Our world is living a paradigm shift in technology policy, often referred to as the CyberPhysical Revolution or Industry 4.0. Nowadays, CyberPhysical Systems are ubiquitous in modern control engineering, including automobiles, aircraft, building control systems, chemical plants, transportation systems, and so on. The interactions of the physical processes with the machines that control them are becoming increasingly complex, and in a growing number of situations either the model of the system is unavailable, or it is too difficult to describe accurately. Therefore, embedded computers need to "learn" the optimal way to control the systems by the mere observation of data. What seems the best approach to control these complex systems is often by discretizing the different variables, thus transforming the model into a combinatorial problem on a finitestate automaton, which is called an abstraction of the real system. Until now, this approach, often referred to as "abstractionbased control" or "symbolic control", has not been proved useful beyond small academic examples. In this project I aim to show the potential of this approach by implementing a novel datadriven approach based on a probabilistic interpretation of the discretization error. I have developed a toolbox (github.com/davidedlucl/masterthesis) implementing this kind of control with the aim of integrating it in the Dionysos software github.com/dionysosdev). With this software, I succeeded in efficiently solving problems for nonlinear control systems such as a path planning for an autonomous vehicle and a cartpole balancing problem. The longterm objective of this project is to improve the methods implemented in my current software by employing a variable discretization of the state space and to consider complex specifications such as LTL formulas.
Our world is living a paradigm shift in technology policy, often referred to as the CyberPhysical Revolution or Industry 4.0. Nowadays, CyberPhysical Systems are ubiquitous in modern control engineering, including automobiles, aircraft, building control systems, chemical plants, transportation systems, and so on. The interactions of the physical processes with the machines that control them are becoming increasingly complex, and in a growing number of situations either the model of the system is unavailable, or it is too difficult to describe accurately. Therefore, embedded computers need to "learn" the optimal way to control the systems by the mere observation of data. What seems the best approach to control these complex systems is often by discretizing the different variables, thus transforming the model into a combinatorial problem on a finitestate automaton, which is called an abstraction of the real system. Until now, this approach, often referred to as "abstractionbased control" or "symbolic control", has not been proved useful beyond small academic examples. In this project I aim to show the potential of this approach by implementing a novel datadriven approach based on a probabilistic interpretation of the discretization error. I have developed a toolbox (github.com/davidedlucl/masterthesis) implementing this kind of control with the aim of integrating it in the Dionysos software github.com/dionysosdev). With this software, I succeeded in efficiently solving problems for nonlinear control systems such as a path planning for an autonomous vehicle and a cartpole balancing problem. The longterm objective of this project is to improve the methods implemented in my current software by employing a variable discretization of the state space and to consider complex specifications such as LTL formulas.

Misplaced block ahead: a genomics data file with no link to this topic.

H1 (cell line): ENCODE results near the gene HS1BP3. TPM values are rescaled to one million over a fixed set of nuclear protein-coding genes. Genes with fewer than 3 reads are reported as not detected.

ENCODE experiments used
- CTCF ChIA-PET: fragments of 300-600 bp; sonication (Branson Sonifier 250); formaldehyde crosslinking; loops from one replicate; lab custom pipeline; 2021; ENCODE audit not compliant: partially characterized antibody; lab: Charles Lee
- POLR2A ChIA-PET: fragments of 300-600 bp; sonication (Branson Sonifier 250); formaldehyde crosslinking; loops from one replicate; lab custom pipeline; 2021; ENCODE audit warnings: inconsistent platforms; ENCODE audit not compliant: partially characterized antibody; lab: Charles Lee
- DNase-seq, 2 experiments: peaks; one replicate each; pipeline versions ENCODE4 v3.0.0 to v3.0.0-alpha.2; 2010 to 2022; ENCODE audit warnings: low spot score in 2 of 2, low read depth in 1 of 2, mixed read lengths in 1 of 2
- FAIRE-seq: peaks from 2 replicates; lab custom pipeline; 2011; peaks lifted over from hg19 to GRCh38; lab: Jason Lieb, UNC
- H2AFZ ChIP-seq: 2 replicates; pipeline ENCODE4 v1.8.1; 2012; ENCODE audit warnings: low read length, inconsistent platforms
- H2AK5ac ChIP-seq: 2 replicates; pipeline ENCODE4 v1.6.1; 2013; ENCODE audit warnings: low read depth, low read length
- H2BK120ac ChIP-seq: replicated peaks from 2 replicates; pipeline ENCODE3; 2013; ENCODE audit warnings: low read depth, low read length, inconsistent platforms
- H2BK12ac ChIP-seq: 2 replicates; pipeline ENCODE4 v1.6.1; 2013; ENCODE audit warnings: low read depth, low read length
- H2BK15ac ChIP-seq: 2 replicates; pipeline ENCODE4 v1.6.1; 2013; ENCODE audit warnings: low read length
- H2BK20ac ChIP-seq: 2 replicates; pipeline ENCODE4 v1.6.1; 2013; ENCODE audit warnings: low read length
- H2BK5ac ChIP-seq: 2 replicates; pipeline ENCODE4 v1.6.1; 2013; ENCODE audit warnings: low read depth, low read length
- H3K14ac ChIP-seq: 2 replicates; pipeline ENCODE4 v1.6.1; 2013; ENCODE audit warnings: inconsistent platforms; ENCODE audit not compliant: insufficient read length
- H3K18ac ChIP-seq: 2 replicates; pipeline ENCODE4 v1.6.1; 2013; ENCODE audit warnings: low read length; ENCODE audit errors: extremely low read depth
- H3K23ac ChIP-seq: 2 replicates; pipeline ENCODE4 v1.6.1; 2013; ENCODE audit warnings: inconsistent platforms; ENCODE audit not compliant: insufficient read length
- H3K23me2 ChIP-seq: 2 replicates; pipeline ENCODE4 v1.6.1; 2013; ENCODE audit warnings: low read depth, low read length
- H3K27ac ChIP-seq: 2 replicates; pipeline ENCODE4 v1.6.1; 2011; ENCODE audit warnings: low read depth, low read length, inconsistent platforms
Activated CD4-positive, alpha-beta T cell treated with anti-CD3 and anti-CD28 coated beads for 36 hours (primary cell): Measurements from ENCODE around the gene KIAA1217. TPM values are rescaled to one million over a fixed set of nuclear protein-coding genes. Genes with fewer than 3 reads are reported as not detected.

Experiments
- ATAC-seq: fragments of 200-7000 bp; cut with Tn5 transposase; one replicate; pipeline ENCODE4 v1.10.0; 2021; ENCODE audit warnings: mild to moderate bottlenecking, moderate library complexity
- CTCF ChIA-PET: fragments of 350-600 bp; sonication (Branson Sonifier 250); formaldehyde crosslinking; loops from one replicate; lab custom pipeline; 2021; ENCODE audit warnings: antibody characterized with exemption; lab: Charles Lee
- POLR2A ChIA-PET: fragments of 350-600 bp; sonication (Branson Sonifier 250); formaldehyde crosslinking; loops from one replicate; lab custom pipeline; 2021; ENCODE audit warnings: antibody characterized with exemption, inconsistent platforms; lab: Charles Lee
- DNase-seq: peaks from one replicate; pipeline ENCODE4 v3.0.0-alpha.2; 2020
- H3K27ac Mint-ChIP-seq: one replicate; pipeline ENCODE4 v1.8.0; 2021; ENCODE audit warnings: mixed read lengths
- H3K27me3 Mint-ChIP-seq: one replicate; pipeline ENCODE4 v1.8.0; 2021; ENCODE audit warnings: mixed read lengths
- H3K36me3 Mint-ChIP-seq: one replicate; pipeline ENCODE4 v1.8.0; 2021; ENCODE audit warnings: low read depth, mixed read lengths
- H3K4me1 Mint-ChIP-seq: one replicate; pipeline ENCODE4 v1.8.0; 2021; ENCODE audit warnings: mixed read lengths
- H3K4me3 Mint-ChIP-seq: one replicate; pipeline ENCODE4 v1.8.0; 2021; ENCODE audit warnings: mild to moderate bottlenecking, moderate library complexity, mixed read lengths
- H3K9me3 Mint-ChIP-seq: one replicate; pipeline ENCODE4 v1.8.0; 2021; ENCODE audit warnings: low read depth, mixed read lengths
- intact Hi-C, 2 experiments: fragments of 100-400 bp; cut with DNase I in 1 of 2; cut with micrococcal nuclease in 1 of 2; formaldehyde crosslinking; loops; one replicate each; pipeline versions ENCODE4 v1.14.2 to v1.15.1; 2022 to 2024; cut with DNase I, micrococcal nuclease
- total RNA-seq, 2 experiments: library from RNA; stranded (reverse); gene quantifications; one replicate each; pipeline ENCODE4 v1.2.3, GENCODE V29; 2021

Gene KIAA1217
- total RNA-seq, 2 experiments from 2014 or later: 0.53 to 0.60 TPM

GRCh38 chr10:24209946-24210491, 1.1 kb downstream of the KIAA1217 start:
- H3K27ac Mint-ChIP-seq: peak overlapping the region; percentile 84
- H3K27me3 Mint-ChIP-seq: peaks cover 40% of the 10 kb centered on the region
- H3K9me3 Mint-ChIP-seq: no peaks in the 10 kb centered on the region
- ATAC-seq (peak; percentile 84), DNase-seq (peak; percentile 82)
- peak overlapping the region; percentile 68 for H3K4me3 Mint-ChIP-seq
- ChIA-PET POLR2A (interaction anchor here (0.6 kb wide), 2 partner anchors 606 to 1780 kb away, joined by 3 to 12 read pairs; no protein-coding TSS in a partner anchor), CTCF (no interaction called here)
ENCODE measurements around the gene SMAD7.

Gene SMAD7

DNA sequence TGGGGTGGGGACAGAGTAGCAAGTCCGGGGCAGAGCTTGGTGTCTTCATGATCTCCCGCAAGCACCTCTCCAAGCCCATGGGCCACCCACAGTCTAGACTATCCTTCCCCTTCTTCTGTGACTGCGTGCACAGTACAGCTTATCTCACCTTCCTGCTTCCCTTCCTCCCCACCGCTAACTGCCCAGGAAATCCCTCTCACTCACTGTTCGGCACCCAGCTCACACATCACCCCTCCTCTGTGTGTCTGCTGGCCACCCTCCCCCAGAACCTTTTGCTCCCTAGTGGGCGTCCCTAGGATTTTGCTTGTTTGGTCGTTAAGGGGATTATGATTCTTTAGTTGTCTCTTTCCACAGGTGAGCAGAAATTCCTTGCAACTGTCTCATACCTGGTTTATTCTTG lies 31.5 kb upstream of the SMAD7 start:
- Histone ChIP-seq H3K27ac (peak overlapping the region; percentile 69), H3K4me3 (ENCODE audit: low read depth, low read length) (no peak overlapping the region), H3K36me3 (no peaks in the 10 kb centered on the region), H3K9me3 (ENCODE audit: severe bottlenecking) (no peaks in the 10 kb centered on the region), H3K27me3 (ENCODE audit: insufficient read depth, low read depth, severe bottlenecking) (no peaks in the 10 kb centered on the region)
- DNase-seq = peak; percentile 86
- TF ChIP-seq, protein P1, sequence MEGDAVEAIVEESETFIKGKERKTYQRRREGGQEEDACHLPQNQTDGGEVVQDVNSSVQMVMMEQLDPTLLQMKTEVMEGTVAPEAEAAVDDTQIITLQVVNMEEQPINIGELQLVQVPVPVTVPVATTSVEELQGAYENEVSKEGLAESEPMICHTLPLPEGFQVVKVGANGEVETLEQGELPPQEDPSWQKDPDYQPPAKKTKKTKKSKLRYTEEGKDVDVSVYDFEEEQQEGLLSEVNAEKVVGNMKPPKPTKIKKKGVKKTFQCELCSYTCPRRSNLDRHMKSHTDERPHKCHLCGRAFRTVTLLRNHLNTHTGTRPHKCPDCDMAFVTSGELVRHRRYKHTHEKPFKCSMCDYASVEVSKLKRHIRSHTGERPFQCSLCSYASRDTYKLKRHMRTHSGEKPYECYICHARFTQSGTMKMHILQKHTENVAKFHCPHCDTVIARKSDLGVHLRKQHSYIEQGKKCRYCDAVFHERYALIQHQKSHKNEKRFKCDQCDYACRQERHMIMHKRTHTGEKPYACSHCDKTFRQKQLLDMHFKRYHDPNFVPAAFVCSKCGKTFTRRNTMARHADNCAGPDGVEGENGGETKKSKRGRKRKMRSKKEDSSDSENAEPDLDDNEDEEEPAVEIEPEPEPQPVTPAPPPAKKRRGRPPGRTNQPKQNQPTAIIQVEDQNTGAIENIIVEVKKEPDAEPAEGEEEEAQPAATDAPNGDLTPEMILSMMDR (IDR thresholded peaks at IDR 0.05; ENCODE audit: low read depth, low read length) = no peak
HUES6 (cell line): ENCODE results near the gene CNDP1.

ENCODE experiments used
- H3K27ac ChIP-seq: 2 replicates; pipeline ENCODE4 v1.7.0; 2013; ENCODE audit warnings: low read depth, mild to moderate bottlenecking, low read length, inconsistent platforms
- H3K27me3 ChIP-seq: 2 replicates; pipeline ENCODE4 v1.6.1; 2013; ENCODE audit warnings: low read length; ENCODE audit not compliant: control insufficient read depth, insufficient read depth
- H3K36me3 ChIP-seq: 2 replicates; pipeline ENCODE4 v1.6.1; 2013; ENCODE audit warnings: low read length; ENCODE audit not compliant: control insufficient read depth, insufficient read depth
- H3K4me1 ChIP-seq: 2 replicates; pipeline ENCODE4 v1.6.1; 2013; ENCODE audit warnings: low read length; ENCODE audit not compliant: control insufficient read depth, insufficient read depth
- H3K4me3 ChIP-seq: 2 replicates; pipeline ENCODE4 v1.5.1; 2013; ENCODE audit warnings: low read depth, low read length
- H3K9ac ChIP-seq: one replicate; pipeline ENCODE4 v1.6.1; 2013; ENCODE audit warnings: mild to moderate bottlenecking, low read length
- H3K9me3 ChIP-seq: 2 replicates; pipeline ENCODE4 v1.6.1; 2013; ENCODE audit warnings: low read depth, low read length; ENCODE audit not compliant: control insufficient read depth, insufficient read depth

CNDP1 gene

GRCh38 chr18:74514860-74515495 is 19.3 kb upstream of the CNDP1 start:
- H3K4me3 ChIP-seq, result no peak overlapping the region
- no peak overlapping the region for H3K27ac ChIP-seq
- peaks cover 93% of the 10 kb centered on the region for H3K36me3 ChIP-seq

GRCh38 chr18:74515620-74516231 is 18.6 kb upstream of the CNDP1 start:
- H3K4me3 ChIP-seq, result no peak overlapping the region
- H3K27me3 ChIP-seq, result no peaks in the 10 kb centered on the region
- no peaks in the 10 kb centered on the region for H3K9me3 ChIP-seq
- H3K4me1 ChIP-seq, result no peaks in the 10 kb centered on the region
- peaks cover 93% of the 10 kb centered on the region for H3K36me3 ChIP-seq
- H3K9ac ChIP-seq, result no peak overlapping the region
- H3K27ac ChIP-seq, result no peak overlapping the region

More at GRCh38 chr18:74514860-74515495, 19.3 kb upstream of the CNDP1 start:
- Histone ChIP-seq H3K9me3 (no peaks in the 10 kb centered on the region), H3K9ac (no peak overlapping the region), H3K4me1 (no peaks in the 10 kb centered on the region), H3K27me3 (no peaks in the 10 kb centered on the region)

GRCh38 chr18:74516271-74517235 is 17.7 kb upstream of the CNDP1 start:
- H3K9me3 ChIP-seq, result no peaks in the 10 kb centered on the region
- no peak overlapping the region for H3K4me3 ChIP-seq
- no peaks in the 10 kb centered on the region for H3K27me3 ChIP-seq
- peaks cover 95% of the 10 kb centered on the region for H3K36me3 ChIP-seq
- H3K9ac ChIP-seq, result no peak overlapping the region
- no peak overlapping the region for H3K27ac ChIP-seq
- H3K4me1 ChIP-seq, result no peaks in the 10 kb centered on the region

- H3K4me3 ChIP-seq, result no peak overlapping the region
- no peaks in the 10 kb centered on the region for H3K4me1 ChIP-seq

AbstractionBased DataDriven Control
DE LAZZARI, DAVIDE
2021/2022
Abstract
Our world is living a paradigm shift in technology policy, often referred to as the CyberPhysical Revolution or Industry 4.0. Nowadays, CyberPhysical Systems are ubiquitous in modern control engineering, including automobiles, aircraft, building control systems, chemical plants, transportation systems, and so on. The interactions of the physical processes with the machines that control them are becoming increasingly complex, and in a growing number of situations either the model of the system is unavailable, or it is too difficult to describe accurately. Therefore, embedded computers need to "learn" the optimal way to control the systems by the mere observation of data. What seems the best approach to control these complex systems is often by discretizing the different variables, thus transforming the model into a combinatorial problem on a finitestate automaton, which is called an abstraction of the real system. Until now, this approach, often referred to as "abstractionbased control" or "symbolic control", has not been proved useful beyond small academic examples. In this project I aim to show the potential of this approach by implementing a novel datadriven approach based on a probabilistic interpretation of the discretization error. I have developed a toolbox (github.com/davidedlucl/masterthesis) implementing this kind of control with the aim of integrating it in the Dionysos software github.com/dionysosdev). With this software, I succeeded in efficiently solving problems for nonlinear control systems such as a path planning for an autonomous vehicle and a cartpole balancing problem. The longterm objective of this project is to improve the methods implemented in my current software by employing a variable discretization of the state space and to consider complex specifications such as LTL formulas.File  Dimensione  Formato  

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https://hdl.handle.net/20.500.12608/33179